ORLANDO, Fla. — A jury found the widow of the Pulse nightclub shooter not guilty of aiding and abetting her husband and obstructing justice Friday—and law enforcement officials, politicians and Pulse survivors are reacting.
Pulse survivor Brandon Wolf tweeted that true justice comes from a world where LGBT individuals "no longer have to fear bullets."
Survivor India Godman was at a loss for words and does not think justice was served.
"My family, my pulse family. We had to. This verdict. We're all numb by it. We're all shocked. Like no justice," said.
But Patience Carter, an outspoken survivor of the attack, said she was prepared for a not guilty verdict.
"Even if we feel strongly that she had something to do with it, for our own sanity, it’s better for us to forgive and let go and to move on," she said. "Because if not, we’re going to stay stuck in that place of hurt, stuck in that place of pain, while she goes on and lives her life."
Orlando Police Chief John Mina said he is grateful for the jury's hard work and deliberation in rendering the verdict.
Orange County Sheriff Jerry Demings said he is disappointed in the verdict.
Barbara Poma, the owner of the Pulse nightclub, was silent as she left the federal courthouse following the verdict. She later released the following statement:
I respect the criminal justice process, and we all have to trust that the jury made its decision free of bias and emotion. Those of us directly affected by this tragedy must find peace in our hearts and remember that he was the one who pulled the trigger that night. He was the perpetrator, and he should not have one more minute of power over our lives.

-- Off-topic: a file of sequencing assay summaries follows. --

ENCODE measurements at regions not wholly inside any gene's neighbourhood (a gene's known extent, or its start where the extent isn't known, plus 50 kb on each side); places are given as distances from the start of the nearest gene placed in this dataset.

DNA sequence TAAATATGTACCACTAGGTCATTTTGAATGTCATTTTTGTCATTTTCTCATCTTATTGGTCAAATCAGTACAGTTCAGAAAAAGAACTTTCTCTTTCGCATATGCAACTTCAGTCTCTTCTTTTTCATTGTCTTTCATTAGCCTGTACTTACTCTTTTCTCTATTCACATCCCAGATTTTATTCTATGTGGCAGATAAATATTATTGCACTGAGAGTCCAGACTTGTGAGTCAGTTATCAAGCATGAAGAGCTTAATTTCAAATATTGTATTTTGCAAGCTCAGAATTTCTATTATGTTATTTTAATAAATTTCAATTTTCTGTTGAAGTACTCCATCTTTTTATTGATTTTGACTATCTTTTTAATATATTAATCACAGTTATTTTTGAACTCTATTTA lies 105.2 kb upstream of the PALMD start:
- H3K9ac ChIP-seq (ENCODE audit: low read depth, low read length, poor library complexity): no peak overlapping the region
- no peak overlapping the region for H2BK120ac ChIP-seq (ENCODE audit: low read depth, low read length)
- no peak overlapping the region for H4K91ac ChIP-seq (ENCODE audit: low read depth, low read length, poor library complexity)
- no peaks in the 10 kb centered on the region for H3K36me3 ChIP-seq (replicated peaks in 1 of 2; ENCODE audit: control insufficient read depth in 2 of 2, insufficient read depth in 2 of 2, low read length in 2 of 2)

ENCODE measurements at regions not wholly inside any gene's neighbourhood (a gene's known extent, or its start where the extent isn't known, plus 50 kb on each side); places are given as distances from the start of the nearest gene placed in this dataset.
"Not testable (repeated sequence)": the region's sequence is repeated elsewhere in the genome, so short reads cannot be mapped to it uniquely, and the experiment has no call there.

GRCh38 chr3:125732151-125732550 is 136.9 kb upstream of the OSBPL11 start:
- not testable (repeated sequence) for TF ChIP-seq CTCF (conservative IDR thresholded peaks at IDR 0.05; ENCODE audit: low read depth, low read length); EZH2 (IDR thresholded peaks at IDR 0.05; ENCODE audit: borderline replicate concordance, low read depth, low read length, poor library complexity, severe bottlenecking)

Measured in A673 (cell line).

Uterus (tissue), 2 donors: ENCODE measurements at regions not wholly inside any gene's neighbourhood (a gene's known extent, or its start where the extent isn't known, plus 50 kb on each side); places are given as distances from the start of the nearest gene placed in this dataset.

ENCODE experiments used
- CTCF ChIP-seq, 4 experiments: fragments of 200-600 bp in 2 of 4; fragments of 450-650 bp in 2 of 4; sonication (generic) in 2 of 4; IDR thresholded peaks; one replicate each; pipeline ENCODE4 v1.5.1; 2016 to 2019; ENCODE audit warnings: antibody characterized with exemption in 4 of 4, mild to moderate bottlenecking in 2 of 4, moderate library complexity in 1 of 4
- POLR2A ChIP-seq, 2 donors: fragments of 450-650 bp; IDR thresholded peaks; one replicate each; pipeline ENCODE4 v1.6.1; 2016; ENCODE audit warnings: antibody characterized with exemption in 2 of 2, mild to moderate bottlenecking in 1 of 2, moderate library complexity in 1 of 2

This verdict cannot and will not divide us. The survivors, families, and first responders as well as the community of Orlando and everyone around the world must now focus on the work ahead of us. We will always carry the pain of what happened at Pulse, and we will never forget those who were taken. We will wrap our arms around all affected today and in the days to come.
It will be difficult, but we will focus now on healing, and we will continue to work to help communities emerge from violence and hate. It is as important today as it was 21 months ago.
Orlando Mayor Buddy Dyer said he hopes the conclusion of the trial will allow the community to move on from the tragedy.
Members of the community gathered outside of the Pulse nightclub shortly after the verdict, holding signs that said, "We will not let hate win."
The FBI did not respond to comment request for comment, referring all questions to statements from the U.S. attorney's office.
The Orlando United Assistance Center and the Heart of Florida United Way said that today is an emotionally charged day in Central Florida.
"The Orlando United Assistance Center was created as a place of support and healing following the Pulse tragedy. OUAC and United Way stand with those hurting today as your support system. If you are feeling overwhelmed by your emotions, simply dial 2-1-1 or text your zip code to 898-211 to be connected with a crisis specialist or call 407-500-HOPE to connect with advocates at OUAC. We remain committed to the emotional healing of our community," officials said in a statement.
Florida Governor Rick Scott said he wishes to honor the victims of the shooting and their families.
“The Governor appreciates the service of the jury in this trial. He respects our criminal justice system and will continue to find ways to honor the victims of this terror attack and their families," said John Tupps, communications director.
Cox Media Group